In the bushfire-proof container made entirely from STEEL – you would be in a & # 39; fire-resistant box & # 39; live?
- Neil Soderlund left the electricity grid four years ago after he had purchased a property remotely
- He initially bought the 182 hectare plot to build his own cycle path
- Soderlund has also made a holiday home from a refractory container with a steel bush
- His steel house is on top of a 250-meter edge of a sandstone cliff overlooking a valley
A man fulfilled his lifelong dream of escaping the big smoke and living off the beaten track in a remote & # 39; steel tent & # 39; home.
Mountain biker Neil Soderlund left the roster four years ago when he bought a home in the Watagan Mountains, a two-hour drive north of Sydney.
He initially bought the 182 hectare plot with the intention of building his own bicycle path, but also built a permanent holiday home in the form of a refractory container with a steel bush.
Mr Soderlund said realestate.com.au that because his container house is in dense forest, it was imperative that it could be protected against fire hazard.
Neil Soderlund said that fresh air can blow through the spaces between the three containers
The passionate mountain biker wanted the house to feel like it was in the middle of nature and said it feels like camping in steel tents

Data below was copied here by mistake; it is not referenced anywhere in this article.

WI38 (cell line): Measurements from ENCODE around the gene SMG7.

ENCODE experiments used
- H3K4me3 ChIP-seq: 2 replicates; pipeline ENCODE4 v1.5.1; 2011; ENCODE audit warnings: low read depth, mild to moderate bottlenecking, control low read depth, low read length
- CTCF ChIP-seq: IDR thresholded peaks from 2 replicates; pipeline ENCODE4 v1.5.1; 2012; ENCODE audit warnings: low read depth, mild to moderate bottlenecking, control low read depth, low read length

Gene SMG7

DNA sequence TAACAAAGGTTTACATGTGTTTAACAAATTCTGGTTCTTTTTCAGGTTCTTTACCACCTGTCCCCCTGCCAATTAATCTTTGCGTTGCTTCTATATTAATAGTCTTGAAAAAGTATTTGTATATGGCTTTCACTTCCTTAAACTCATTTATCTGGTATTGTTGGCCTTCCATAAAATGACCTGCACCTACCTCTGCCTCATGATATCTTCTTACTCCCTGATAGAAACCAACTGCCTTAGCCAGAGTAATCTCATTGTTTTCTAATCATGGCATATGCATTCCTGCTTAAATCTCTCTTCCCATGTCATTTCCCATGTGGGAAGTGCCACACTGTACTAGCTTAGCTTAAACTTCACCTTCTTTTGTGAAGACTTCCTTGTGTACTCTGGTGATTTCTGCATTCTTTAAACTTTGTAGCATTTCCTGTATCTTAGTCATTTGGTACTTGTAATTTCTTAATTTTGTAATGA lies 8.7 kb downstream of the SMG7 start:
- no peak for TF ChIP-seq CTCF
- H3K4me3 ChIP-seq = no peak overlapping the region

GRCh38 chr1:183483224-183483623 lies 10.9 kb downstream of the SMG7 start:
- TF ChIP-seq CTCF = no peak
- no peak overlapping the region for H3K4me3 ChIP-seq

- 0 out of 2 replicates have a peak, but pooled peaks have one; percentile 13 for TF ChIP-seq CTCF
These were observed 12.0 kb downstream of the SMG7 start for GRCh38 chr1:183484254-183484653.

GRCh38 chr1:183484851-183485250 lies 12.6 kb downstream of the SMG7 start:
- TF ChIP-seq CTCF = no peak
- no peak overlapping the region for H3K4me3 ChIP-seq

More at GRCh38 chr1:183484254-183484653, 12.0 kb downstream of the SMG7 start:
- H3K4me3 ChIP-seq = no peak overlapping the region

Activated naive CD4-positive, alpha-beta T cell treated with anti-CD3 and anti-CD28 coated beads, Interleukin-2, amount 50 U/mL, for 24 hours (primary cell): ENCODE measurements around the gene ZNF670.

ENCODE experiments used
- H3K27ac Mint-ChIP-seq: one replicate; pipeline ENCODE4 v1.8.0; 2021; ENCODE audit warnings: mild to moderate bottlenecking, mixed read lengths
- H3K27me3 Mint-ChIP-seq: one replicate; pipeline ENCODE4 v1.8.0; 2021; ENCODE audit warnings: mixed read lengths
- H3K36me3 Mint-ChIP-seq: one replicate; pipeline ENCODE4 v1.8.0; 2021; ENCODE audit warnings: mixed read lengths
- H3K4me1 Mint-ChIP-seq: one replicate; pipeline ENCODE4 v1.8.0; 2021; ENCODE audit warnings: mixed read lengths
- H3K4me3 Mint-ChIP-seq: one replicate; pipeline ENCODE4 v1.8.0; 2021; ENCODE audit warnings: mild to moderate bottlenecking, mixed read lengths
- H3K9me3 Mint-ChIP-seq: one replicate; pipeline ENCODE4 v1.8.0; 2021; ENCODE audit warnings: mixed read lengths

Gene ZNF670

& # 39; We decided that we wanted to build the house entirely from steel and non-combustible materials. This way you can close the box so that it is fireproof, & he said.
Mr Soderlund said that the containers can be made reasonably cheap and modular.
His steel house is on top of a 250-meter high edge of a sandstone cliff overlooking the side of a valley.
But the height of the cliff made for a difficult construction project because there was no electricity on the site.
Soderlund said that he feels that he lives in nature outside the house instead of inside
& # 39; We have set up and assembled three containers in Sydney with some other pieces of steel, sliding doors and roofing to support the containers on site, & # 39; said Mr Soderlund.
The passionate mountain biker wanted the house to feel like it was surrounded by nature and said it feels like camping in steel tents.
& # 39; The sleeping accommodations of two by two meters are very small. It is literally a double bed with a little space on the side. In one case we have raised a double bed, so there is storage underneath. There is also one with a bunk bed, & he said.
Soderlund said fresh air can blow through the spaces between the three containers.
The house also catches water and generates its own energy, but a satellite connects with the NBN.
Mr Soderlund succeeded in building a 23 km cycle path that winds through trees, but said that the project was never completely over.
He continues to create new paths, create new huts or make changes to the house.
Soderlund said that he feels that he lives in nature outside the house instead of inside.
& # 39; The house itself is only used for a short list of purposes, such as cooking, sleeping, washing, going to the bathroom, & # 39; he said.
Neil Soderlund has arranged and assembled three containers in Sydney with other pieces of steel, sliding doors and roofing to support the containers on site
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